Observations & Debates

Mandatory Vaccinations and Individual Rights

In recent days, the public’s concentration in this country has been on the vaccination obligations set by the Government. The Deputy Minister of Law and Human Rights emphasized that vaccination is mandatory. Those who refuse can be subject to criminal sanctions. The Indonesian Ulama Council (MUI) has also issued Halal and Sacred Fatwas against Sinovac Vaccines (JP, 9 Jan 2021).
Yesterday, BPOM delivered the results of an analysis of the efficacy test of the Sinovac Vaccine by 65.3 percent. In line with WHO guidelines, BPOM finally gave approval for use in emergency conditions for the Covid-19 vaccine in response to the need to accelerate the handling of Covid-19.
This vaccination obligation created controversy. There is concern about the safety and health of the body, both in the short and long term, which leads to resistance. Even though the President has set an example by being vaccinated for the first time (January 13, 2021).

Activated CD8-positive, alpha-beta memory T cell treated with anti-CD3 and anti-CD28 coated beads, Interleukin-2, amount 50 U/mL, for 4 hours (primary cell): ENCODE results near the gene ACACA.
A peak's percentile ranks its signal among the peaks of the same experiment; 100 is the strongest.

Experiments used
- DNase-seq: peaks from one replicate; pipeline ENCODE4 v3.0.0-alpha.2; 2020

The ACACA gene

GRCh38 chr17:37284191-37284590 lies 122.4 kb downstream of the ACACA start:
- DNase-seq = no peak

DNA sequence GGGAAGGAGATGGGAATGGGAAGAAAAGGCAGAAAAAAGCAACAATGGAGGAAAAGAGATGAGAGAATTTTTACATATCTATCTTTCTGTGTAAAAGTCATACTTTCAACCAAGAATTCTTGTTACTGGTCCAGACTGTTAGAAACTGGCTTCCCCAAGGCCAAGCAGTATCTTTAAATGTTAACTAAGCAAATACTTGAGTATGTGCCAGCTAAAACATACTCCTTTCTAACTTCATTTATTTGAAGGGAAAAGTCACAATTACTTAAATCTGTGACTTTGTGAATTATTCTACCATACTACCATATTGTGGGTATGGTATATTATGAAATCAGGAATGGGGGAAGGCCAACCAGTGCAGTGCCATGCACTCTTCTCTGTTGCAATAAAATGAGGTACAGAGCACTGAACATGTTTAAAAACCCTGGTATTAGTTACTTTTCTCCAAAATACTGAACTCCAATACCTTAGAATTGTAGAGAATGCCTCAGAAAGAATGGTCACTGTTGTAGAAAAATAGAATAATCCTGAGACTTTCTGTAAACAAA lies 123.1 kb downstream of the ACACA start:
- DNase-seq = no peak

However, there are still doctors and health workers who openly refuse. The Indonesian Doctors Association (IDI) also issued a Declaration (11 January 2021) so that all IDI member doctors should follow the vaccination program and stop the polemic. Open opposition has also come from politicians, legislators and religious leaders.
Rejection of the Covid-19 vaccine does not only occur in Indonesia, almost in all countries, both in developed countries such as America, Australia, Germany, Switzerland, and others as well as developing countries. This shows that coercion is not a simple matter. This paper discusses whether the Government can enforce vaccinations according to international health law and human rights law.
Protection of Individual Rights
In the context of individual rights, forcing someone to be vaccinated is a violation of the fundamental right to personal autonomy which provides a more specific right to body integrity (bodily integrity). The integrity of the body is the inviolable physical body and emphasizes the importance of personal autonomy, self-ownership, and human self-determination over their own bodies.